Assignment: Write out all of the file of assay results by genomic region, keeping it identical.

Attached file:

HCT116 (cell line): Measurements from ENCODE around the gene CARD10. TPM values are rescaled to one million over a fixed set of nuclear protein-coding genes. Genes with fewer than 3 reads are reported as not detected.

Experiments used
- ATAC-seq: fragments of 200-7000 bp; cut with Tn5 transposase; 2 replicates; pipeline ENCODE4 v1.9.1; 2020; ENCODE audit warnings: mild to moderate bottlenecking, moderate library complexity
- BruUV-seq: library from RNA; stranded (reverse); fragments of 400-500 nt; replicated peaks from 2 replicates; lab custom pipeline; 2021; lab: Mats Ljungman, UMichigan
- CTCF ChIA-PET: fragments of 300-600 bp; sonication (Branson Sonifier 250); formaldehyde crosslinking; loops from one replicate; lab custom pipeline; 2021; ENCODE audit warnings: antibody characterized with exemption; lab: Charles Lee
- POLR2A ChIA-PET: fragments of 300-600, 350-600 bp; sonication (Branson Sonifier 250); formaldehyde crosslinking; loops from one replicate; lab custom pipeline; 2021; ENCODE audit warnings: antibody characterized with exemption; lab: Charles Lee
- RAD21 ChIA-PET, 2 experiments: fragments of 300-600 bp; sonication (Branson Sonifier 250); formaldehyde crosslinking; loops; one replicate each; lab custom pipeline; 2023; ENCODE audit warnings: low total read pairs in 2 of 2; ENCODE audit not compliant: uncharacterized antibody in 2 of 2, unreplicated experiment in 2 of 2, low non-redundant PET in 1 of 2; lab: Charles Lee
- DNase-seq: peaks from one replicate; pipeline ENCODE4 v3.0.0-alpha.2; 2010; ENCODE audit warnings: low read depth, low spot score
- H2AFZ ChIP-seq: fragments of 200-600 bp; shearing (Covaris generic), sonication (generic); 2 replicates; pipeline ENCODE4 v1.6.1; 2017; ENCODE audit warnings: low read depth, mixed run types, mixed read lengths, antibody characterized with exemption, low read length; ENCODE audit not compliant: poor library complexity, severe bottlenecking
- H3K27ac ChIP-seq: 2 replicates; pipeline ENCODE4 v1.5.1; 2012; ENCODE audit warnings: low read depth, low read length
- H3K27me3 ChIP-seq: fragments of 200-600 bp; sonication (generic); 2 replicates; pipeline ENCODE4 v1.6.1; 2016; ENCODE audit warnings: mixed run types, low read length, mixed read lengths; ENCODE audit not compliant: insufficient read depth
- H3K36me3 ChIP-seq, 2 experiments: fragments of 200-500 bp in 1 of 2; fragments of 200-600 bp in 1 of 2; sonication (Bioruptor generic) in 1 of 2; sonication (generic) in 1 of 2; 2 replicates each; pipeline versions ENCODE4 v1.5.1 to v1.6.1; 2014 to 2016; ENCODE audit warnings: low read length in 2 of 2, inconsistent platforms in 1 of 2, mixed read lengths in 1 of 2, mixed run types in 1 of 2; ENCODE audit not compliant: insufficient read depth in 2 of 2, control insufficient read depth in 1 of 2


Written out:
HCT116 (cell line): Measurements from ENCODE around the gene CARD10. TPM values are rescaled to one million over a fixed set of nuclear protein-coding genes. Genes with fewer than 3 reads are reported as not detected.

Experiments used
- ATAC-seq: fragments of 200-7000 bp; cut with Tn5 transposase; 2 replicates; pipeline ENCODE4 v1.9.1; 2020; ENCODE audit warnings: mild to moderate bottlenecking, moderate library complexity
- BruUV-seq: library from RNA; stranded (reverse); fragments of 400-500 nt; replicated peaks from 2 replicates; lab custom pipeline; 2021; lab: Mats Ljungman, UMichigan
- CTCF ChIA-PET: fragments of 300-600 bp; sonication (Branson Sonifier 250); formaldehyde crosslinking; loops from one replicate; lab custom pipeline; 2021; ENCODE audit warnings: antibody characterized with exemption; lab: Charles Lee
- POLR2A ChIA-PET: fragments of 300-600, 350-600 bp; sonication (Branson Sonifier 250); formaldehyde crosslinking; loops from one replicate; lab custom pipeline; 2021; ENCODE audit warnings: antibody characterized with exemption; lab: Charles Lee
- RAD21 ChIA-PET, 2 experiments: fragments of 300-600 bp; sonication (Branson Sonifier 250); formaldehyde crosslinking; loops; one replicate each; lab custom pipeline; 2023; ENCODE audit warnings: low total read pairs in 2 of 2; ENCODE audit not compliant: uncharacterized antibody in 2 of 2, unreplicated experiment in 2 of 2, low non-redundant PET in 1 of 2; lab: Charles Lee
- DNase-seq: peaks from one replicate; pipeline ENCODE4 v3.0.0-alpha.2; 2010; ENCODE audit warnings: low read depth, low spot score
- H2AFZ ChIP-seq: fragments of 200-600 bp; shearing (Covaris generic), sonication (generic); 2 replicates; pipeline ENCODE4 v1.6.1; 2017; ENCODE audit warnings: low read depth, mixed run types, mixed read lengths, antibody characterized with exemption, low read length; ENCODE audit not compliant: poor library complexity, severe bottlenecking
- H3K27ac ChIP-seq: 2 replicates; pipeline ENCODE4 v1.5.1; 2012; ENCODE audit warnings: low read depth, low read length
- H3K27me3 ChIP-seq: fragments of 200-600 bp; sonication (generic); 2 replicates; pipeline ENCODE4 v1.6.1; 2016; ENCODE audit warnings: mixed run types, low read length, mixed read lengths; ENCODE audit not compliant: insufficient read depth
- H3K36me3 ChIP-seq, 2 experiments: fragments of 200-500 bp in 1 of 2; fragments of 200-600 bp in 1 of 2; sonication (Bioruptor generic) in 1 of 2; sonication (generic) in 1 of 2; 2 replicates each; pipeline versions ENCODE4 v1.5.1 to v1.6.1; 2014 to 2016; ENCODE audit warnings: low read length in 2 of 2, inconsistent platforms in 1 of 2, mixed read lengths in 1 of 2, mixed run types in 1 of 2; ENCODE audit not compliant: insufficient read depth in 2 of 2, control insufficient read depth in 1 of 2